A Weaving Project for Handwoven: Rising Shed, Sinking Feeling
I asked Elisabeth Hill to weave a project for Handwoven November/December 2018 and to write 5 posts about the experience of doing so. Unexpectedly, her first attempt at the project didn’t work out as she wished. I think most of us can relate to having what seems like a great weaving project fall apart on the loom. Here is her first post about that experience.
Rising Shed, Sinking Feeling
One of the best things about being a weaver is that when one gets that intermittent feeling of acquisitive desire, commonly solved (a little depressingly) with retail therapy, one can easily and happily turn it into a weaving project instead. For the last year or so I have been carrying on a fairly innocent flirtation with cloth napkins. I would look at them online, and when doing errands, I would nonchalantly examine table linens at restaurants and friends’ houses. As my passion grew, so did my determination to get a set on my loom.
I started with 2 sources of inspiration. One was a recent delivery of 13(!) colors of 10/2 naturally-colored cotton, and the second was a huck lace sampler in fine linen that I wove while enrolled in the Hill Institute weaving program . I added an obsession I have with circles, dots, and curves in weaving and began to imagine a whimsical set of huck polka-dot napkins using one color of color-grown cotton in the warp and a different color for each pair of napkins in the weft. I proceeded to draft and calculate.
To make a longish story shortish, I wound a warp long enough for 8 napkins plus a sample, I cut my sample napkin (woven using a weft color very similar to my warp) off the loom, washed, pressed, and liked it. So I proceeded to weave the other 8 napkins moving from weft colors very close to my warp color to weft colors that contrasted more and more. (Here a sinking feeling began.) I watched my beat—having experienced the huck hazard of more resistance in the plain weave areas than in the pattern areas. I improvised a temple (not owning one in the correct width ) to help with my beat and keep the selvedge threads from abrading too much. I made a measuring ribbon with inner hem, hem and napkin body marked, and I wove 8 napkins, all the same size, beat evenly, with nice selvedges. (The sinking feeling gets stronger.) I serged, washed, and pressed the napkins, and oh boy! They were ugly – dull and sad instead of happy and whimsical.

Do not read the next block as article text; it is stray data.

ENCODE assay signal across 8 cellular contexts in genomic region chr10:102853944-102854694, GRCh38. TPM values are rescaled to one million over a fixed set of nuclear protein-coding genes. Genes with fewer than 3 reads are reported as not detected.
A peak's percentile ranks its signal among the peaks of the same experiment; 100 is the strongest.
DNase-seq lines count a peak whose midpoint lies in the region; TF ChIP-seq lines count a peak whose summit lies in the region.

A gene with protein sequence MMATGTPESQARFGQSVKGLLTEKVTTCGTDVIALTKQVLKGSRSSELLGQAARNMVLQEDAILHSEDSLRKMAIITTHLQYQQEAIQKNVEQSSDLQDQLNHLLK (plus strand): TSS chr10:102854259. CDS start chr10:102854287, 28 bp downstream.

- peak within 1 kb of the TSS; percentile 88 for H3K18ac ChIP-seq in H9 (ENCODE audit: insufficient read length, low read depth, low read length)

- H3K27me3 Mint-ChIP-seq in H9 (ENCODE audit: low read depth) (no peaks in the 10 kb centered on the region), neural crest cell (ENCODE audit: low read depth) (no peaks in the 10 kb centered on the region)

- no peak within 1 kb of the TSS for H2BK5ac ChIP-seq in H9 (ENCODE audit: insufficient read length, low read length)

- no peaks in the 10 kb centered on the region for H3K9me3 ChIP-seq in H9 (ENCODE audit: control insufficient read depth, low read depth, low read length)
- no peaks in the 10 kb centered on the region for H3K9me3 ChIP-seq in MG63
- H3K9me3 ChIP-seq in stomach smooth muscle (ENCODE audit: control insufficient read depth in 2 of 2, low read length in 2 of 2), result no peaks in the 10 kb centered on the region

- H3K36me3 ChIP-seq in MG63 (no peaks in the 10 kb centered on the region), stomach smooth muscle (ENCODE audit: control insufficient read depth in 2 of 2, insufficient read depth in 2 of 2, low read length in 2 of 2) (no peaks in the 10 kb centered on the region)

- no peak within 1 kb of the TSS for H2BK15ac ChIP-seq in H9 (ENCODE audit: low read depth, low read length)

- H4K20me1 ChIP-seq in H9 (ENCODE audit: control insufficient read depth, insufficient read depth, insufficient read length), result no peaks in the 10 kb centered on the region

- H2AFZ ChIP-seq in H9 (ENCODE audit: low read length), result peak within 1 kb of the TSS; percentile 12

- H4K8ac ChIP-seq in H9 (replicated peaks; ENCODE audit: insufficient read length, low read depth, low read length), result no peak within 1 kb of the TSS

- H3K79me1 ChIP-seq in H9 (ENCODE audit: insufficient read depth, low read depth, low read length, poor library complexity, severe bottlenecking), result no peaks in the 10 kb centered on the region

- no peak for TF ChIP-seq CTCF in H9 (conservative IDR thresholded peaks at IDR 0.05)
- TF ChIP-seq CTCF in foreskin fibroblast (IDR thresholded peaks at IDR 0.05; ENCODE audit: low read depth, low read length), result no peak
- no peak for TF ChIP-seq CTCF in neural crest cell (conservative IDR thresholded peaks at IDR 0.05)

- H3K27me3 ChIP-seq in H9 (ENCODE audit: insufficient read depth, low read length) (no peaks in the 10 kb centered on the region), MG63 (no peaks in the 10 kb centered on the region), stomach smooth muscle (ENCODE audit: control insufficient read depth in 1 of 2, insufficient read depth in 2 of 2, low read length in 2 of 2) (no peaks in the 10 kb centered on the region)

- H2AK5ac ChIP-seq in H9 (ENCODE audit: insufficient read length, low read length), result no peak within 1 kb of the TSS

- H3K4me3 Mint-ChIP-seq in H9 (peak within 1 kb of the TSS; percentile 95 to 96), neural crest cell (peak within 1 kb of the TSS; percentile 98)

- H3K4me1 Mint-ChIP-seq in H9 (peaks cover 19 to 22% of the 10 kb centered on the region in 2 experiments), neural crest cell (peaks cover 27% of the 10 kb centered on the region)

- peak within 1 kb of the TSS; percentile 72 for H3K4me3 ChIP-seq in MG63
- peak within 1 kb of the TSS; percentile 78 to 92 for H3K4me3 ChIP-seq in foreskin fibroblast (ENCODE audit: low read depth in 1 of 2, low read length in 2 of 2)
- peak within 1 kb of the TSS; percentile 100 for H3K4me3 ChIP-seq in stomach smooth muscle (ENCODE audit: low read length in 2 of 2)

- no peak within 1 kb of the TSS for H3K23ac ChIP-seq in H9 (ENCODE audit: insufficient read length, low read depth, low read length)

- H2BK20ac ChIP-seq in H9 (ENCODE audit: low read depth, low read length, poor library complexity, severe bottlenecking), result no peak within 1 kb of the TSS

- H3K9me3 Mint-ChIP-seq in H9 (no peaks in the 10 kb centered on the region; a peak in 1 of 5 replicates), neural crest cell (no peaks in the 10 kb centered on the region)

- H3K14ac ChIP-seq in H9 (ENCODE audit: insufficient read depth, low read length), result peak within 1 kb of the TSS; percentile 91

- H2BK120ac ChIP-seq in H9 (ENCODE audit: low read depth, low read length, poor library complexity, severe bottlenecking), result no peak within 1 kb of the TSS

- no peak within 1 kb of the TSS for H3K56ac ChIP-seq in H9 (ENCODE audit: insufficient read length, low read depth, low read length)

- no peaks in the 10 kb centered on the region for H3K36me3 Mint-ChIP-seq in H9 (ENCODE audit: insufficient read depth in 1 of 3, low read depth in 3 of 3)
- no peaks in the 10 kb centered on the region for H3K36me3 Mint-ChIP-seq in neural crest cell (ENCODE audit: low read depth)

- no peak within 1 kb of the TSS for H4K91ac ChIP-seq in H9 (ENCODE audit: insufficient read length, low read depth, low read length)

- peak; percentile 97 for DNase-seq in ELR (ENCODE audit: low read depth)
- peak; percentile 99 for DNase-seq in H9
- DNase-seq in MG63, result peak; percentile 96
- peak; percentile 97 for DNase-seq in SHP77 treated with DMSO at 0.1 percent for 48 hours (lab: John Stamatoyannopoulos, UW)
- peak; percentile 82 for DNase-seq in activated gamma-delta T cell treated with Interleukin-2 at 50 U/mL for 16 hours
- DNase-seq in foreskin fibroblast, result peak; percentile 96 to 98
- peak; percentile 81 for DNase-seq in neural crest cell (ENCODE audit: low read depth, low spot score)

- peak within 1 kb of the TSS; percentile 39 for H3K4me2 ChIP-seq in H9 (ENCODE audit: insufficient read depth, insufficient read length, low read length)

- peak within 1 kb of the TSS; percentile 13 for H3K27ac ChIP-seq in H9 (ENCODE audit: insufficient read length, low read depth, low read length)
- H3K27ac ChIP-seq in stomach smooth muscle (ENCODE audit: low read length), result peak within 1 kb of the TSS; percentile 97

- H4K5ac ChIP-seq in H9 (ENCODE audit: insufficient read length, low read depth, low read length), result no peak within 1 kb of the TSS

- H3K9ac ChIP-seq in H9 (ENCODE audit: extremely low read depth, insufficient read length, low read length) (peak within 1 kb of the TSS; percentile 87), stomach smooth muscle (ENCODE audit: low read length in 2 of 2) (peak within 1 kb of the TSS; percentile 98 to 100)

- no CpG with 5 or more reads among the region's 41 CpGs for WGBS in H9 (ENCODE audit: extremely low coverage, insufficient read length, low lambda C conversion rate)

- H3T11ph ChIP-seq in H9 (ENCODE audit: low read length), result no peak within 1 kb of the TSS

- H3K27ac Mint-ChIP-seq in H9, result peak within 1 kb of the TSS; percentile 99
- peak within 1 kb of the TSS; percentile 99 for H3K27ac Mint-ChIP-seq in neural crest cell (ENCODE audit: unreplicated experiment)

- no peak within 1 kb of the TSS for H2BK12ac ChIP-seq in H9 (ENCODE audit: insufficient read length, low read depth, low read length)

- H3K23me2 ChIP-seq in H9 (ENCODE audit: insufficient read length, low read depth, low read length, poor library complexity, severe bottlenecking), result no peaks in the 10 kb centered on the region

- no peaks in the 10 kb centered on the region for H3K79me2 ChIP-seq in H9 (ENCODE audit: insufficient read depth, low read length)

Huck, polka dots, lovely cotton fiber, attention to detail, whimsy—How did it go so wrong? As I look critically, I have a few ideas, but what I want to relate here is that whether you have woven a lot or a little, whether something goes wrong technically or aesthetically, “getting it wrong” is part of the process. Sometimes defining what you like is a process of determining what it is you don’t like. So I have a set of napkins that turned out to be a “dud.” I’m not discouraged; In fact, I’m already rolling the dice again re-imagining my dream date . . . in cottolin. . .
Featured Image: Naturally colored cotton bounty. Photo Credit: All photos by Elisabeth Hill